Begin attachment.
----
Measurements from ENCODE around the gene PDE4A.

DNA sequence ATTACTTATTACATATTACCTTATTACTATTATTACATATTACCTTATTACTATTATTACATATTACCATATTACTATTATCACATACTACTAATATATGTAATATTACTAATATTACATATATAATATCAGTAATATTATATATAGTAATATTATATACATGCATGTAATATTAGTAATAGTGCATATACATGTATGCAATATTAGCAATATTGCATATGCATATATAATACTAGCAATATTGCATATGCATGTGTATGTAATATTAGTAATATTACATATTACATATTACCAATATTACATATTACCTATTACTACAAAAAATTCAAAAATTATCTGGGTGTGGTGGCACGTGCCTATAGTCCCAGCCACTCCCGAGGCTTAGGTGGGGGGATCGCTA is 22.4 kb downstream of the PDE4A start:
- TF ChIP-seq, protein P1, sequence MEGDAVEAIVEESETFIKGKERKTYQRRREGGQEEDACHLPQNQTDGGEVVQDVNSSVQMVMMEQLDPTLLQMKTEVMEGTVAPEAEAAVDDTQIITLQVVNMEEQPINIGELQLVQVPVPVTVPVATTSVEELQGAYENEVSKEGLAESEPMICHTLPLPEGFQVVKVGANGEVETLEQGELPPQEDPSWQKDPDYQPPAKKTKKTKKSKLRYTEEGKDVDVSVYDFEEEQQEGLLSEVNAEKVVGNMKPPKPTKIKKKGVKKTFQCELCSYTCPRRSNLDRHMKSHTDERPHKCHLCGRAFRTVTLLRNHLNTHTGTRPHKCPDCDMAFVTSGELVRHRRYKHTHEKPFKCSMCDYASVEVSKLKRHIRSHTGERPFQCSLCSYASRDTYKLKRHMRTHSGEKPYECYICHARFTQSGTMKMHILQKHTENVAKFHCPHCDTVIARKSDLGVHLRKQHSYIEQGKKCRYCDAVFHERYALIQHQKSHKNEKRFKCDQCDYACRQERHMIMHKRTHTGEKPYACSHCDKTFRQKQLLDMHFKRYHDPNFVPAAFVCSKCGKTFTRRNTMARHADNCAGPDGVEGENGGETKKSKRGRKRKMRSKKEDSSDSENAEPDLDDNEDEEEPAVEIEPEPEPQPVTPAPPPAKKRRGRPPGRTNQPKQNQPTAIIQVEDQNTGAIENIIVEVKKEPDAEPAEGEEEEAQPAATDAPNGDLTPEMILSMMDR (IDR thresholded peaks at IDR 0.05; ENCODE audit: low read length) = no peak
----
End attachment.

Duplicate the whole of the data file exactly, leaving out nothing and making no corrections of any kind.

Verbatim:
Measurements from ENCODE around the gene PDE4A.

DNA sequence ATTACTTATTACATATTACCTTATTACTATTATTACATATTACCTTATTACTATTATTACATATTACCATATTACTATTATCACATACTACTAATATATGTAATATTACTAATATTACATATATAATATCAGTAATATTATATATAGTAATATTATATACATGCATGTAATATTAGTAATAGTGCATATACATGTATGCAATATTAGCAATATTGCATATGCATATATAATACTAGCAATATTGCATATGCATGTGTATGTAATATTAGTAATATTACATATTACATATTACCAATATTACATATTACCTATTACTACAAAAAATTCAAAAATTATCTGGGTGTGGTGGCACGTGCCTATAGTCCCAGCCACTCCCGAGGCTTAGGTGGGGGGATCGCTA is 22.4 kb downstream of the PDE4A start:
- TF ChIP-seq, protein P1, sequence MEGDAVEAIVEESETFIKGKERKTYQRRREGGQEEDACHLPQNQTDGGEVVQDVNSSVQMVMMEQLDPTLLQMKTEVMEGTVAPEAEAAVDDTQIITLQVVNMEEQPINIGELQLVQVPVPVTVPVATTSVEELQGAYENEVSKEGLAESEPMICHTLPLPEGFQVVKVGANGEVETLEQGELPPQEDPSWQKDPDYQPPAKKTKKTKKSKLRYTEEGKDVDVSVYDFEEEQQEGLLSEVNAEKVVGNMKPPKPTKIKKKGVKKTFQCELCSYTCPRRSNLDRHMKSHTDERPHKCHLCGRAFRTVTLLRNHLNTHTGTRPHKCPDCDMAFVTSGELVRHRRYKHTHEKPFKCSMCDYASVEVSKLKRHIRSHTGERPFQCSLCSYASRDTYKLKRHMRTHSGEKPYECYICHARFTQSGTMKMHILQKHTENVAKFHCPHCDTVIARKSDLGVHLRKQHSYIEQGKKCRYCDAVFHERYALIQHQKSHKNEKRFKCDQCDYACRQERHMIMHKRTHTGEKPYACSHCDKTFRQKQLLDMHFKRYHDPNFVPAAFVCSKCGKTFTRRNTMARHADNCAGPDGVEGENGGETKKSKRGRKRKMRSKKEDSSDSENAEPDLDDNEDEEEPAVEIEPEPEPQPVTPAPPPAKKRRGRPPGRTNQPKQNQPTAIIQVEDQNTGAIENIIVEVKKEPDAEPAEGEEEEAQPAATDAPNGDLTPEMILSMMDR (IDR thresholded peaks at IDR 0.05; ENCODE audit: low read length) = no peak